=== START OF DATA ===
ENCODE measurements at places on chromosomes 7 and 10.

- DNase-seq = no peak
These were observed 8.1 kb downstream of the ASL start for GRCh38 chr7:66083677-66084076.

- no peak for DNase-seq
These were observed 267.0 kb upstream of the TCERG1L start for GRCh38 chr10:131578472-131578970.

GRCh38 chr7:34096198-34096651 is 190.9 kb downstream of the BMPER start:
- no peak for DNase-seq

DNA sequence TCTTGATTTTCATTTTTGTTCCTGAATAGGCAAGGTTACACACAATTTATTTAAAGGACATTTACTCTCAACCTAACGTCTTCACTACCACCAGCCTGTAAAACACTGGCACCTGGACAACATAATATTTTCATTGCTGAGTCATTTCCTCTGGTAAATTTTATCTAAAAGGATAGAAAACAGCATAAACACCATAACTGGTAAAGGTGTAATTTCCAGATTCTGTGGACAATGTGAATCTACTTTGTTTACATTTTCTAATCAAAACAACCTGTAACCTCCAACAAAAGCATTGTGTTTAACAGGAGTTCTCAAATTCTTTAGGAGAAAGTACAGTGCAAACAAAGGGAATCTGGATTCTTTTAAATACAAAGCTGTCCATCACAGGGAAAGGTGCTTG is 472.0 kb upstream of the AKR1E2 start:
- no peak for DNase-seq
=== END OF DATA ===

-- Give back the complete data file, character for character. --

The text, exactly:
ENCODE measurements at places on chromosomes 7 and 10.

- DNase-seq = no peak
These were observed 8.1 kb downstream of the ASL start for GRCh38 chr7:66083677-66084076.

- no peak for DNase-seq
These were observed 267.0 kb upstream of the TCERG1L start for GRCh38 chr10:131578472-131578970.

GRCh38 chr7:34096198-34096651 is 190.9 kb downstream of the BMPER start:
- no peak for DNase-seq

DNA sequence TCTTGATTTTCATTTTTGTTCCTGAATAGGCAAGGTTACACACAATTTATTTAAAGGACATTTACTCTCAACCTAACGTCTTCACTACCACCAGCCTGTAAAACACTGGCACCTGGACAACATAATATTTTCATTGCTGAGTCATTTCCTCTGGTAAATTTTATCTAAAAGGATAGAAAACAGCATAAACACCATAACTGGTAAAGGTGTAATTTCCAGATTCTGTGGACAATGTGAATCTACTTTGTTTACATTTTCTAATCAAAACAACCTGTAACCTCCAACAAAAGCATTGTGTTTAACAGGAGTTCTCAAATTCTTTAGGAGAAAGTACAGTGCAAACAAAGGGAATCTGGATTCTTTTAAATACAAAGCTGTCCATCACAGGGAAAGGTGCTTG is 472.0 kb upstream of the AKR1E2 start:
- no peak for DNase-seq